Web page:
The Incredibly Short Lifespan of an Online News Article

A year ago this past Friday we announced a new collaboration with the Internet Archive to preserve the world's online journalism.  Today our collaboration is the largest such program in the world to preserve the online journalism of the non-Western world.   In just the last six months alone we've sent over 109 million URLs of online news coverage from nearly every corner of the earth to the Archive for permanent preservation.

Around 1.5-2% of the articles we monitor on a typical day will no longer exist two weeks later, rising to 5% after a month and around 7-14% after two months.  Just over 7% result in "404 Not Found errors", while another 7% yield everything from "500 Internal Server Error" responses to servers being offline or non-responsive (both of which could represent transient errors) to domains no longer existing (more frequent in certain areas of the world).  Given that GDELT finds around 650,000 to one million news articles a day that it deems relevant, this means that 70,000 to 140,000 news articles a day are being lost.  Over just the last six months, between 7.6 and 14 million articles have been lost, which represents up to twice the total output of the New York Times over the last half century.  That's an incredible amount of news coverage that is being lost each day, forever.  In some areas of the world the numbers can be considerably higher due to government censorship and interference in the press sector.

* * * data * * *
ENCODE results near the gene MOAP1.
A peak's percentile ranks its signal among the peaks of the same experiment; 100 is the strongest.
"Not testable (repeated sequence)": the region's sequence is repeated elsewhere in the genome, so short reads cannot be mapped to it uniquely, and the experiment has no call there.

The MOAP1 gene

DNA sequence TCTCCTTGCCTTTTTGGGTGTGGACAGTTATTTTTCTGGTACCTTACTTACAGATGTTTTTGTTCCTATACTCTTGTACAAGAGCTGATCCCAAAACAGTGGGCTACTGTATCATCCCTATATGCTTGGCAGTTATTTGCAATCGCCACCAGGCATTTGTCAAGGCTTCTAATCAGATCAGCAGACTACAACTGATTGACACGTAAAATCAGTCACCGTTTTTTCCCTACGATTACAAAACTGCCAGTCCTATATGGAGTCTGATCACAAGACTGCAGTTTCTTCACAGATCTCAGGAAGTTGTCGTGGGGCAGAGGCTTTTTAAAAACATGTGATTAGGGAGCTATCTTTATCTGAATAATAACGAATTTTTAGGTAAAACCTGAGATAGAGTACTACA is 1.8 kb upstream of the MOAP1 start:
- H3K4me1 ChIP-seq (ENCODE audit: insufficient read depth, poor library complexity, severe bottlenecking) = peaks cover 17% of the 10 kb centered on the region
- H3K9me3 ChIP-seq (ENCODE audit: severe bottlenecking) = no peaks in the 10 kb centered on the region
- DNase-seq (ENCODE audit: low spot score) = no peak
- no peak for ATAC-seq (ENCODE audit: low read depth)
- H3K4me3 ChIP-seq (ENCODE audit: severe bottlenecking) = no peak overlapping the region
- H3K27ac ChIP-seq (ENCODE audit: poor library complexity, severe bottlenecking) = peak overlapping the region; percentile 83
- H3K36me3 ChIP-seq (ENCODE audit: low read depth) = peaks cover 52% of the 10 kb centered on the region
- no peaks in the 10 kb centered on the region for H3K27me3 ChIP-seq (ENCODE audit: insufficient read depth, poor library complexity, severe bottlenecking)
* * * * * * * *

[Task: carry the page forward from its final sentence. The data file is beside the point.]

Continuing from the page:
That's why we're incredibly proud and excited about our collaboration with the Internet Archive to preserve the world's online journalism, especially the journalism of the non-Western world and in countries with high levels of retroactive government censorship, in order to preserve these voices and this critical historical record for perpetuity.  Happy First Birthday to an incredible collaboration!